Today we’ll look at why and how you might want to study your own teaching, and how to choose a topic to focus on. Part 1 of a two-part series.
I am a teacher: a teacher who would like to be an even better teacher. I am also a behavioral scientist, and so I believe that science is one of our most powerful tools for gaining insight into how things work and, sometimes, how they might work even better. Yet for most of my journey as a teacher, I have failed to apply my scientific training to improving my teaching abilities.
I’m sure I am not alone: I’d bet that most of us who teach, even those of us who teach science, take an approach to teaching that is decidedly unscientific. We try techniques that are recommended by colleagues or in books, that we read on the internet, or dreamed up in the shower. And how do we know that these techniques work? Usually based on whether it felt “good” to use them. If students smiled or seemed energized, we might use them again. If students fell asleep or looked confused or disengaged, then we might not.
These aren’t necessarily bad methods for assessing new techniques, but the tools of science offer a more systematic and reliable way of knowing whether our teaching practices work. The Scholarship of Teaching and Learning, often abbreviated SoTL, is essentially the science of classroom practices. Any part of classroom practices and student behavior can be a question for SoTL research. Why don’t students attend class? What is the best way to use powerpoint to boost learning? Does rapport with the professor matter? Do clickers actually help my students learn? Will putting my lectures online help or hurt my students’ performance?
We can look to research to help us teach better. Most disciplines have specialized journals that publish research on teaching and learning in that field, and there are books that summarize research on teaching and learning practices. But for SoTL to grow and be more useful, we need teachers to not only pay attention to and consume such research, we need them to be active producers of it.
Contributing to SoTL need not be difficult. Psychologist Janie Wilson offered some practical advice for how to do this at a recent talk at the Fourth Annual Stanford Psychology One Conference. This is a teaching conference dedicated to the teaching of introductory psychology and sponsored by Stanford’s Psychology One Program, Psychology Department, and the Office of the Vice Provost for Teaching and Learning. Janie Wilson is a professor at Georgia Southern University and a long-time SoTL researcher, having written articles and edited many books on the topic. She is also the president-elect of the Society for the Teaching of Psychology.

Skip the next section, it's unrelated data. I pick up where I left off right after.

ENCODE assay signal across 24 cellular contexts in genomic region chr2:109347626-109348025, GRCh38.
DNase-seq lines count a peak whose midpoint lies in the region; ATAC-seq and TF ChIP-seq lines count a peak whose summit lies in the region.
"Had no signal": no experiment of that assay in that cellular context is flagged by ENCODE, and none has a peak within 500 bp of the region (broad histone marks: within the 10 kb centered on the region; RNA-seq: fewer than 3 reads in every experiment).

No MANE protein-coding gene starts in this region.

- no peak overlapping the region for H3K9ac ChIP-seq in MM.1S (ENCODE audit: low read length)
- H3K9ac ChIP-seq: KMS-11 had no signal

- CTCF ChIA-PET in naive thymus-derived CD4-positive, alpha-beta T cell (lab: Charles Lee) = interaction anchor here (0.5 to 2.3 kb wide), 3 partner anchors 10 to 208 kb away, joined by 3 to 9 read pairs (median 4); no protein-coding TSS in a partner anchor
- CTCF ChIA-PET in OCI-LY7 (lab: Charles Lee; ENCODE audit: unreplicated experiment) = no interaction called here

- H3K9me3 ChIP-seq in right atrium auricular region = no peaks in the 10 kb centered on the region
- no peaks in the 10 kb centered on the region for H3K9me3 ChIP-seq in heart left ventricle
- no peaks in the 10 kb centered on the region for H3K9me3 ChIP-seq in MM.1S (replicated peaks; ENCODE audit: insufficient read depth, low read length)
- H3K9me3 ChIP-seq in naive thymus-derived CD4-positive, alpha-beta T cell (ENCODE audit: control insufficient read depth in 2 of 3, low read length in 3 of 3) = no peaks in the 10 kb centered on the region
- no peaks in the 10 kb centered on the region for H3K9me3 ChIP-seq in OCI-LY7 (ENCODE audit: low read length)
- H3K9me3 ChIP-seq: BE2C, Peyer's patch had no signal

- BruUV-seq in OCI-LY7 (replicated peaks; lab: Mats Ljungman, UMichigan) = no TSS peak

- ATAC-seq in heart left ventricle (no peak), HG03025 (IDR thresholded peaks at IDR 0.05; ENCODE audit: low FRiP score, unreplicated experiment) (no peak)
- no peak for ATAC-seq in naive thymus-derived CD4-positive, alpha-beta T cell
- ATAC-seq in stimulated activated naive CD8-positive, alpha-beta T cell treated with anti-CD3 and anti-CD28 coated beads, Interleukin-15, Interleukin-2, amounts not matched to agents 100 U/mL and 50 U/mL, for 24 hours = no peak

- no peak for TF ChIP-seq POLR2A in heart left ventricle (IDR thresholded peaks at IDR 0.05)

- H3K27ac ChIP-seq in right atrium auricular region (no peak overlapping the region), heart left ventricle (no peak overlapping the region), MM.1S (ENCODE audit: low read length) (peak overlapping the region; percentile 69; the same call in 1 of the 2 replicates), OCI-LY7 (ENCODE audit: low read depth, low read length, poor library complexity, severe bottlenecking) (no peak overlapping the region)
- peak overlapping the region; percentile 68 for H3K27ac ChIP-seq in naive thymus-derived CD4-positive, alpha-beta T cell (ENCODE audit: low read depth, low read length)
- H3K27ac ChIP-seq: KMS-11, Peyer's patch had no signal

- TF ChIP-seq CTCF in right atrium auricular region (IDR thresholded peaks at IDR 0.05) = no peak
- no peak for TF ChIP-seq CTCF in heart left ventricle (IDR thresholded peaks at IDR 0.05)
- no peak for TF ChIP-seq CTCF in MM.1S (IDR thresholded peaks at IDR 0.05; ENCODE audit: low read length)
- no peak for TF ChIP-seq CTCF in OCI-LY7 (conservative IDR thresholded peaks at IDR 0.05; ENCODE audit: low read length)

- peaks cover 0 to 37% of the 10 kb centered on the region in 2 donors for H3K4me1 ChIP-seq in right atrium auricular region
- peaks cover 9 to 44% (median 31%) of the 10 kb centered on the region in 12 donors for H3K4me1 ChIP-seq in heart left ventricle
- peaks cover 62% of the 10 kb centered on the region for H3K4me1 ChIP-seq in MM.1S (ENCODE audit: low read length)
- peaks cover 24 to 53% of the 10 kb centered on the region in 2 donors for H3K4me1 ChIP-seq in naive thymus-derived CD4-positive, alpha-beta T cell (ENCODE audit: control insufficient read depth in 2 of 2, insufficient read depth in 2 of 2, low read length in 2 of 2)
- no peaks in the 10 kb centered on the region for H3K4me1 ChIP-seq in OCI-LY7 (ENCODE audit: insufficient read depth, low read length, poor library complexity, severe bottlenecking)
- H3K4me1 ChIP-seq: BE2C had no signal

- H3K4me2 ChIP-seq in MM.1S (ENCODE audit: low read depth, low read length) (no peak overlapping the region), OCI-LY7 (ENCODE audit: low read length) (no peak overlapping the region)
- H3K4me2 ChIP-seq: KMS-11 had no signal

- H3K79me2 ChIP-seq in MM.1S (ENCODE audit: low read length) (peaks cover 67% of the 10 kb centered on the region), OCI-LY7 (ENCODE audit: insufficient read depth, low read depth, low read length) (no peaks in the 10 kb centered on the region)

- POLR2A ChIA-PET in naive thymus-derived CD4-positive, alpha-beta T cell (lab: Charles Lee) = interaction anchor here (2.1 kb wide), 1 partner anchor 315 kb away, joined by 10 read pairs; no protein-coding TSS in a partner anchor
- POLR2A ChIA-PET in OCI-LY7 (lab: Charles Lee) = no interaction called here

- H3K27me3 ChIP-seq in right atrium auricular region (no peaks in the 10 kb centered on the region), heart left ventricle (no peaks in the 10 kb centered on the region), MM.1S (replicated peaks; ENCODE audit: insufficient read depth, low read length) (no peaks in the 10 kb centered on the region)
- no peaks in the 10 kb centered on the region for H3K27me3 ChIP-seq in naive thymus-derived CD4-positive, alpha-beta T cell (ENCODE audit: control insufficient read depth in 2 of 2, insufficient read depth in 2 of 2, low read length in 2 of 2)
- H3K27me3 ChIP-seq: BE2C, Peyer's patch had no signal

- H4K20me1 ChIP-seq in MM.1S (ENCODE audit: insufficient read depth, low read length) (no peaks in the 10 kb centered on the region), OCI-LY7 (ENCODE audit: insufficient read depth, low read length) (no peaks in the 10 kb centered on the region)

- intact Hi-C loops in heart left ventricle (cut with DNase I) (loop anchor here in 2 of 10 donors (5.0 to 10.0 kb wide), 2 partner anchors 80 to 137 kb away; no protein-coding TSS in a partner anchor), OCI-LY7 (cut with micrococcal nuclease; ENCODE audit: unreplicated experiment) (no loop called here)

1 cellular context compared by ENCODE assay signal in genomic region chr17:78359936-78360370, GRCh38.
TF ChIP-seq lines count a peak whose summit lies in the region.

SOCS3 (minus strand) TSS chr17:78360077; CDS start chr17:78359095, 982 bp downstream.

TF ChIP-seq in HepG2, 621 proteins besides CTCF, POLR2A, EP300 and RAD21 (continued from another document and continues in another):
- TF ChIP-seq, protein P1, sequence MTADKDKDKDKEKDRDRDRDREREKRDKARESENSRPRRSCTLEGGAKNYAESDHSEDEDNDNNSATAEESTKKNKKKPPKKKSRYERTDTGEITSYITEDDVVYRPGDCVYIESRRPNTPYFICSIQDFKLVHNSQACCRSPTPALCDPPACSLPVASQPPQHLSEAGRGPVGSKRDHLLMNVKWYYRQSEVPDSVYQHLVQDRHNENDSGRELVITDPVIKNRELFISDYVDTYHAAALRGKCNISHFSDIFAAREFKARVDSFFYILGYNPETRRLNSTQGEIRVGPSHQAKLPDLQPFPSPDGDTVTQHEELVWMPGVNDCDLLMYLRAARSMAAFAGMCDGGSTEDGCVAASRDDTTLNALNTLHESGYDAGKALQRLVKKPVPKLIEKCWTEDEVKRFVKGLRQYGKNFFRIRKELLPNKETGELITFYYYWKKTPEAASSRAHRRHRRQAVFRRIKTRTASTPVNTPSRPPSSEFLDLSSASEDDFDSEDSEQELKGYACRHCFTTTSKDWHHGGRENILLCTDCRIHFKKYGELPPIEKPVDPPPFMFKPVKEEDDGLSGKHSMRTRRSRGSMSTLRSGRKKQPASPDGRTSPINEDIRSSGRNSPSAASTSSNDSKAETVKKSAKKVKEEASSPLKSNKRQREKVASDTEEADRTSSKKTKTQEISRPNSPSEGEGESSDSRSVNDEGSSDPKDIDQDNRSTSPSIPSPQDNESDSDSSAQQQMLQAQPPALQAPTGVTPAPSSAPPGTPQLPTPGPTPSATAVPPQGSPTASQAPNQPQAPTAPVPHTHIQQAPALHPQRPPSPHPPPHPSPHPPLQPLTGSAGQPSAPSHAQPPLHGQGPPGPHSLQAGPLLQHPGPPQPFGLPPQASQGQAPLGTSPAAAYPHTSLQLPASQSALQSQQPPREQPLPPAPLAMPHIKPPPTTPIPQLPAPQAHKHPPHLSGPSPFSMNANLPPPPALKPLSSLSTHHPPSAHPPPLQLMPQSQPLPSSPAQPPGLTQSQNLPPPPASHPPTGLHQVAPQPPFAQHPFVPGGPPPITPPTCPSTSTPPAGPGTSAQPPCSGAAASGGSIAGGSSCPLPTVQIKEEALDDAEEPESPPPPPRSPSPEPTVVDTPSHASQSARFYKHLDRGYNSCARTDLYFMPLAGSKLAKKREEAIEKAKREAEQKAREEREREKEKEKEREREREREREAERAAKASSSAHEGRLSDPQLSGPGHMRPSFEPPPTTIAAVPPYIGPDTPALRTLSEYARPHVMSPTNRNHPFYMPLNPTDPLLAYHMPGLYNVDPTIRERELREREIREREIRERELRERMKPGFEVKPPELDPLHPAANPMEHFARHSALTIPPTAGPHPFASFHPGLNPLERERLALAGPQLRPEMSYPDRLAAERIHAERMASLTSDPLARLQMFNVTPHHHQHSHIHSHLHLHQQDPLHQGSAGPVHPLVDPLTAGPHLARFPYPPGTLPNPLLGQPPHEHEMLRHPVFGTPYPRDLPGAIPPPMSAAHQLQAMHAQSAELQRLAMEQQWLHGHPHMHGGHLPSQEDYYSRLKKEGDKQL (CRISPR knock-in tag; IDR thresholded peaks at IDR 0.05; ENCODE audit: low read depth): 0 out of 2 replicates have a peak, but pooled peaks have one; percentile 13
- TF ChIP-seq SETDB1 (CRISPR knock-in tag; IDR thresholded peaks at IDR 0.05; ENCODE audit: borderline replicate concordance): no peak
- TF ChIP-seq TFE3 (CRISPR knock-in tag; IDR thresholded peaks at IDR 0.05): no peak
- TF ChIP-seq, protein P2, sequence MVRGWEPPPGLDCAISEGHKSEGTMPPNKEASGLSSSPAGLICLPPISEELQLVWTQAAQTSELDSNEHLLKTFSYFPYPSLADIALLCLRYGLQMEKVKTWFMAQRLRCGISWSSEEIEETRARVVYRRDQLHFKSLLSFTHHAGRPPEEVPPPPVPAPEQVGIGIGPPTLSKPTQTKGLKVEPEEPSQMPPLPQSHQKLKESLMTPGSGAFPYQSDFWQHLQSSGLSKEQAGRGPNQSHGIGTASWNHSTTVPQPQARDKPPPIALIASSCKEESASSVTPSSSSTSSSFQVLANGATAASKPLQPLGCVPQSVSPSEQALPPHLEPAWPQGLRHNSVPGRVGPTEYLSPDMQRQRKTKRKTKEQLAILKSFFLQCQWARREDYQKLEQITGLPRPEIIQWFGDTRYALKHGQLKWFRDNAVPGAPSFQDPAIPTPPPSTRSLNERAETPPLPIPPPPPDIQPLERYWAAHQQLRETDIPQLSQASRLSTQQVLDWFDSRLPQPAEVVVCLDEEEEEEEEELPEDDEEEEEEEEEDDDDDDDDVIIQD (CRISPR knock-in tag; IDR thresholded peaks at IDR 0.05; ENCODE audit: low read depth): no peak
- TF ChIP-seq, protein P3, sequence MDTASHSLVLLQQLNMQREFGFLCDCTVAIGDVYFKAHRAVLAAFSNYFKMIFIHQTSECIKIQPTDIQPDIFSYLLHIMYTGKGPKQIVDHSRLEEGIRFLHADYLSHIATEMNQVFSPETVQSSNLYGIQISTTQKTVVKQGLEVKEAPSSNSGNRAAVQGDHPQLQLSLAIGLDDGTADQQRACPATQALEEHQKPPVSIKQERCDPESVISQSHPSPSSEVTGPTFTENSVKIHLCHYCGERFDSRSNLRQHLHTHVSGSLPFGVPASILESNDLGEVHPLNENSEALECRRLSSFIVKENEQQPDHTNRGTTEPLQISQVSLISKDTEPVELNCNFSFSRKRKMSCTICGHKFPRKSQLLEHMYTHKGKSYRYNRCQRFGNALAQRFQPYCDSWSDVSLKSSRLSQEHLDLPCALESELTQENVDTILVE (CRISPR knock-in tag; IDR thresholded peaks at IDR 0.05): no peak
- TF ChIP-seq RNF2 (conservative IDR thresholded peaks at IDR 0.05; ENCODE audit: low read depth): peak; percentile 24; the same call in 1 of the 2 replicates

Wilson’s full presentation is available to view at Stanford Talks: https://talks.stanford.edu/psychology/psych-one-annual-conference/, and her advice for how to get started doing SoTL is summarized in the sections that follow here and in my next post
Where does one even begin to do research in SoTL? There are many ways to get started.
Turn a frustration into an opportunity: What is the last thing you or a colleague complained about regarding teaching? A recent or ongoing frustration might be precisely the issue to read up on and tackle in designing your own research project.
Retest a published method: Take a technique that was shown to work in a published study and test it out in your own course. Often, the effectiveness of teaching methods can depend dramatically on context, so attempting to replicate others’ findings can provide valuable information.
Test out that “great” new idea: Do you have an idea for a technique you think would improve your classroom? Test whether it actually works.
Next up: we’ll look at ways to study your teaching and the ethical considerations of your research.
Bridgette Hard, Ph.D. is a cognitive psychologist and the Coordinator of the Psychology One Program at Stanford.
Garung, R.A.R. & Wilson, J.H. (2014). Doing the scholarship of teaching and learning: Measuring systematic changes to teaching and improvements in learning. New Directions in Teaching and Learning, No. 136. San Francisco: Jossey-Bass.
A three-part series by expert Mary Huber on SoTL and its life at Stanford.
A survey of methods to assess learning when students are doing science outdoors.
Coverage of a 2014 Stanford forum on teaching and learning as complex systems.